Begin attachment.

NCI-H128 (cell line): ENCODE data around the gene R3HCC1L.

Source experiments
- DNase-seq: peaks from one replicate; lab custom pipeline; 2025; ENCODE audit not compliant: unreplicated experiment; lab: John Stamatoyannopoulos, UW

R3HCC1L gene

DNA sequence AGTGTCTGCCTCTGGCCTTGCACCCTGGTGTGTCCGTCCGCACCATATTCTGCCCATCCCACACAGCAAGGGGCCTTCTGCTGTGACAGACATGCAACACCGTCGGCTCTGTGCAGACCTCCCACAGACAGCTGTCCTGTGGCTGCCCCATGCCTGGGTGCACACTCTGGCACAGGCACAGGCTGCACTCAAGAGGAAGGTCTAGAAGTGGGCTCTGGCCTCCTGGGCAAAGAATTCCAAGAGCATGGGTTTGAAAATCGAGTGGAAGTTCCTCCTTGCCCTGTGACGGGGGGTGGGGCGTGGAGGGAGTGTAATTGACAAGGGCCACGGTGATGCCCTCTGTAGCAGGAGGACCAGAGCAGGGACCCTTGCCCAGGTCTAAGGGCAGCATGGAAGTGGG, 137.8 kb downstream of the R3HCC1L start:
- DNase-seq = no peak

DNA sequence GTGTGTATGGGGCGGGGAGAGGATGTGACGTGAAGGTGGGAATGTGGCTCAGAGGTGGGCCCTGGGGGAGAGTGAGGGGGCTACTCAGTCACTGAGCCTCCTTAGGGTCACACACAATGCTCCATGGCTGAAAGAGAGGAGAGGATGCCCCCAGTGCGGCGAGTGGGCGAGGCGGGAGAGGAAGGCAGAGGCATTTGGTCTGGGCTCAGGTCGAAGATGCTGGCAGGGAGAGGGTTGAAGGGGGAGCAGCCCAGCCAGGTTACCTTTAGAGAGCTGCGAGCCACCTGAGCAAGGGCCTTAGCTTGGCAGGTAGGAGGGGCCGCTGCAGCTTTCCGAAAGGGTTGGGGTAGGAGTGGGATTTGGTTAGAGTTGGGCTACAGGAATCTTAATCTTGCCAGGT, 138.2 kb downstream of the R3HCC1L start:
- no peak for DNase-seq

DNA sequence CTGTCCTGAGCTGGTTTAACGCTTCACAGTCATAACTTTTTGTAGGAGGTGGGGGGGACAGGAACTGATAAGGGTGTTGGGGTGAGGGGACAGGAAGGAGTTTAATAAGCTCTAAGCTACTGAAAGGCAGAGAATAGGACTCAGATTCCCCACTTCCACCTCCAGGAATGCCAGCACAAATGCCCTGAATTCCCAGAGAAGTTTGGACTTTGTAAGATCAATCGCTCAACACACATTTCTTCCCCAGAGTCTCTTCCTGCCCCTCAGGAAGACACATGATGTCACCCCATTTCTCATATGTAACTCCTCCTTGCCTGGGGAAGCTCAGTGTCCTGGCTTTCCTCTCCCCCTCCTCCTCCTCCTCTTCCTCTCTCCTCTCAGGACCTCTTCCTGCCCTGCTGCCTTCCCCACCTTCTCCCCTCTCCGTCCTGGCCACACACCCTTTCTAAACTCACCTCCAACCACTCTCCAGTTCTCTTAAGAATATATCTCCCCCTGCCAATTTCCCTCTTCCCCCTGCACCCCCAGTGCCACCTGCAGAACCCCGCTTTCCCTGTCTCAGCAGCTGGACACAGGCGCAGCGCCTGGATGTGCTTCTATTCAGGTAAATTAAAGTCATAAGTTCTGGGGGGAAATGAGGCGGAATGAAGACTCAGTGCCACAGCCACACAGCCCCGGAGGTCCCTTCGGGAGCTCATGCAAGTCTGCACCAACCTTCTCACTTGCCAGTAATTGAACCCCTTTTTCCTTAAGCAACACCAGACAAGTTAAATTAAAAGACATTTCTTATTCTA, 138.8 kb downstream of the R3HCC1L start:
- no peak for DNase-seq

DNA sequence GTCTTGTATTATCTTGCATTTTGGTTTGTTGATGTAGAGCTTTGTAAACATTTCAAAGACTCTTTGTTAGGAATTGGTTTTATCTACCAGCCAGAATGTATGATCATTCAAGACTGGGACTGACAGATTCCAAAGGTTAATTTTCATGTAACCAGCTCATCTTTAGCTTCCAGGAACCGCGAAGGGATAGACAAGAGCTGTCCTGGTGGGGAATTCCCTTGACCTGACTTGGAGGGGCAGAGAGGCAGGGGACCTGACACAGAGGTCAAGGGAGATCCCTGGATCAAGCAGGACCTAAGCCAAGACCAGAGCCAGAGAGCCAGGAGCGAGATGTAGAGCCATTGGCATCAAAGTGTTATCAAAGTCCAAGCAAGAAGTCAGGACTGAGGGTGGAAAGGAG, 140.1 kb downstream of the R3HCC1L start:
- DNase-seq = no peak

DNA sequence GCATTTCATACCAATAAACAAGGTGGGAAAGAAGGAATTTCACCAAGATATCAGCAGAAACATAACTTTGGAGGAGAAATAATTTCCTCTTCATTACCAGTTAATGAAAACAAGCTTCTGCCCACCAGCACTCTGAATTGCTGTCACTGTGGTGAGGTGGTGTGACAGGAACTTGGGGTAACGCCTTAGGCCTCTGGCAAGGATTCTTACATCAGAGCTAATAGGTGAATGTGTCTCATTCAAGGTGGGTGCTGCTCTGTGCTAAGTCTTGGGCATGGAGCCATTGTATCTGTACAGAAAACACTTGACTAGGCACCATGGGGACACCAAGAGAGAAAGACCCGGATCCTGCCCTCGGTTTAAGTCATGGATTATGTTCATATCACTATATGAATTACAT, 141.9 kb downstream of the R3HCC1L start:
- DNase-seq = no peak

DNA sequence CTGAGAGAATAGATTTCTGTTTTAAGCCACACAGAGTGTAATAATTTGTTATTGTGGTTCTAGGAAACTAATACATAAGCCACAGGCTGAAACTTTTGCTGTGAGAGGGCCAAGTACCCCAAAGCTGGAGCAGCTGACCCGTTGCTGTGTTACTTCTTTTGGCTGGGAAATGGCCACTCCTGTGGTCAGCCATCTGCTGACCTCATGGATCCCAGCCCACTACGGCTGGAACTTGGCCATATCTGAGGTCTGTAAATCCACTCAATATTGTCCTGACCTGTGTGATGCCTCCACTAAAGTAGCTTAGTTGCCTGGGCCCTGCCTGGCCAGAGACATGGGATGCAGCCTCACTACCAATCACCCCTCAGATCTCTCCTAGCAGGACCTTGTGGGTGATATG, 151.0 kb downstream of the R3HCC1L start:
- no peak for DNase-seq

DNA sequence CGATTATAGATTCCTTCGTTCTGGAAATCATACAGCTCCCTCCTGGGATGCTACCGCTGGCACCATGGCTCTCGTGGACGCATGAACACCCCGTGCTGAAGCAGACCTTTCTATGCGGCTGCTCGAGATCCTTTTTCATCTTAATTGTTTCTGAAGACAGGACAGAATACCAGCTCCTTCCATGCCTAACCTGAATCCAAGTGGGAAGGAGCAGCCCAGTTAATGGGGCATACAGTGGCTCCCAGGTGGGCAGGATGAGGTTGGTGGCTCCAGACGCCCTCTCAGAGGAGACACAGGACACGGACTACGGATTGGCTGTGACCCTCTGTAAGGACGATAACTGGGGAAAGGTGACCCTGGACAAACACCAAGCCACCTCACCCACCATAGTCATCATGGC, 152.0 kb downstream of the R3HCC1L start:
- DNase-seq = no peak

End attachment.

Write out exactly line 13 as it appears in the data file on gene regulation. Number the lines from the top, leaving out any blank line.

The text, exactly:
DNA sequence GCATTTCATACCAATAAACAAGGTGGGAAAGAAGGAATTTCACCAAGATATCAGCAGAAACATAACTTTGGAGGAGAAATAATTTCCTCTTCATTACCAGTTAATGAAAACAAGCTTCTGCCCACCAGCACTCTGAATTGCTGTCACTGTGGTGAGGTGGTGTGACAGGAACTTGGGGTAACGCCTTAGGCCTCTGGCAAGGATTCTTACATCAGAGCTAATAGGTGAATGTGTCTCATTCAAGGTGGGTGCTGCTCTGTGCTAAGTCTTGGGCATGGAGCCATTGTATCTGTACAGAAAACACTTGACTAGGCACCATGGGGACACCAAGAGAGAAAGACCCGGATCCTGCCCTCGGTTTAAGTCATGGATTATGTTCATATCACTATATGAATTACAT, 141.9 kb downstream of the R3HCC1L start: